The European Food Safety Authority (EFSA) yesterday published its new independence policy. For years, the European Parliament and civil society had urged this key EU regulatory agency for a more stringent independence policy, especially with regard to more comprehensive conflict of interest assessments and an extended cooling-off period.
Corporate Europe Observatory's researcher on agribusiness and research issues, Martin Pigeon, said of EFSA's new independence policy:
"This is an extremely important document and we welcome its publication after all these years. The new policy features some improvements in terms of transparency, and the rules around consultancy, managerial roles and scientific advice have been tightened.
“Thanks to EFSA's Management Board intervening in the drafting process, research funding is also no longer excluded from the two-year cooling-off period. Whether this is a genuine reform remains to be seen. The conditions under which the cooling-off period is applicable to research funding look set to never result in the refusal of an expert’s appointment on these grounds.
"Unfortunately, EFSA's new policy generally seems to be holding on to the biggest loopholes from its previous rules. This limits the effectiveness of the improvements that have been made.
"For now, central details about the new policy have been left unclear. The press release issued by the agency presents the policy document in a way that makes it look as if the agency has addressed the main demands of the European Parliament. This would have been a major achievement for everyone involved.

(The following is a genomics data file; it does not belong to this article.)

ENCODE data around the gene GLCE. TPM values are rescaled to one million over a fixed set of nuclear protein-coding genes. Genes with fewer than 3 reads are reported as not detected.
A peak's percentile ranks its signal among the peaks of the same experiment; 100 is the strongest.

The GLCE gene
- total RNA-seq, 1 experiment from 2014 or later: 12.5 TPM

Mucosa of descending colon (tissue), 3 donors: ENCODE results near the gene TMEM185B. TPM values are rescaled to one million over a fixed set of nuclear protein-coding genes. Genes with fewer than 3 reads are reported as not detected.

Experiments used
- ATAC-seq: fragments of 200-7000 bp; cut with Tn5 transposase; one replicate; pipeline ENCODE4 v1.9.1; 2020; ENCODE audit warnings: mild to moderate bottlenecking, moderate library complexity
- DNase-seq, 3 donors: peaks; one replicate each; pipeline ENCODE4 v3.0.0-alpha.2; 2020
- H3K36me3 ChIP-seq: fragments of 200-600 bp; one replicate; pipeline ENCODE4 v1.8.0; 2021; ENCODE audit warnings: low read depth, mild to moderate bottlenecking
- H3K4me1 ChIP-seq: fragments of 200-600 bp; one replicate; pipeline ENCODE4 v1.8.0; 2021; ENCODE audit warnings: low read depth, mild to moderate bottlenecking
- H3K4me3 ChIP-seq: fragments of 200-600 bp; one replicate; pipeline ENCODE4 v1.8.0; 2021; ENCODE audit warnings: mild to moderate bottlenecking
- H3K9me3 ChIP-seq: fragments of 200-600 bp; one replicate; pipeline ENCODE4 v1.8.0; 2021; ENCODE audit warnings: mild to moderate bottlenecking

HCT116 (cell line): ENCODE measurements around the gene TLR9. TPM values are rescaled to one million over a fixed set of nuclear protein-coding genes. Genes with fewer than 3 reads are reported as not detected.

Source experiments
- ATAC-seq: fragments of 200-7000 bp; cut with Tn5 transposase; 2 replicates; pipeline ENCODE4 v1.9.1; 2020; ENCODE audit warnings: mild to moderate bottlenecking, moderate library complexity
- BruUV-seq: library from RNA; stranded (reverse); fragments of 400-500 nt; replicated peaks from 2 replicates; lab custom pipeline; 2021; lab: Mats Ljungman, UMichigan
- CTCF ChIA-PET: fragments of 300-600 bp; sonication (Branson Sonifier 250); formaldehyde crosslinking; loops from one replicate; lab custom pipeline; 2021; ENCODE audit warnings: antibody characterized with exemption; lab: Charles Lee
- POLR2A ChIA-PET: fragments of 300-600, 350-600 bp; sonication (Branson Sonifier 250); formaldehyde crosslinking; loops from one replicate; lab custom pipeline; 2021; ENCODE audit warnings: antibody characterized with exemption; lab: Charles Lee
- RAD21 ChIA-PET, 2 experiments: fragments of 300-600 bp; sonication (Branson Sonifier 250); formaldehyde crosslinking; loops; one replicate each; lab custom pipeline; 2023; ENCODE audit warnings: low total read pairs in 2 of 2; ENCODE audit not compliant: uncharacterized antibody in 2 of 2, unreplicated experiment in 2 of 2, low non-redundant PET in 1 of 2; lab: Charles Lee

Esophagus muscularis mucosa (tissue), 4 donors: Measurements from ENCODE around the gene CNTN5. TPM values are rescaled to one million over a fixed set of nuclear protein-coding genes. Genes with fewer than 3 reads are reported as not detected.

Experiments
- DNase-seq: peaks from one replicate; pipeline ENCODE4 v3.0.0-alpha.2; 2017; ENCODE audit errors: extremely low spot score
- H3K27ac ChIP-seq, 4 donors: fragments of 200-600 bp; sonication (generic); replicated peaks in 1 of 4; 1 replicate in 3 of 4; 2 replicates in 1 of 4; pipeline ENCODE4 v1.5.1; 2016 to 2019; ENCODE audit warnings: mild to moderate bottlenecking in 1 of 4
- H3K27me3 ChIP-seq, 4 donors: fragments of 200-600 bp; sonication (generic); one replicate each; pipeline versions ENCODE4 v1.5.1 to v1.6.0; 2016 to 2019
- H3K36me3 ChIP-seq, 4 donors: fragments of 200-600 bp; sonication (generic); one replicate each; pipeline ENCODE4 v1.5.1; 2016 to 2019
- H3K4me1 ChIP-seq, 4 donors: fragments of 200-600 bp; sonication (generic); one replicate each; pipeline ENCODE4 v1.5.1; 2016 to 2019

"But our analysis of the new policy shows that actual improvements are likely very limited. The scope for assessing conflicts of interests for experts on EFSA's scientific advice panels appears to remain much too narrow, which would render it unfit to phase out financial conflicts of interests in the agency.
"To inject the new independence policy with the meaningful improvements alleged by the agency's press release, EFSA's Director needs to specify these in the document's implementing rules. The screening of experts' Declarations of Interest in light of the agency's entire remit, and no longer only of the specific mandate of the panel considered, must be spelled out."
Martin Pigeon (EN, FR), email@example.com, +32 2 893 09 30
Notes to editors:
- Read Corporate Europe Observatory's full analysis of EFSA's new independence policy here.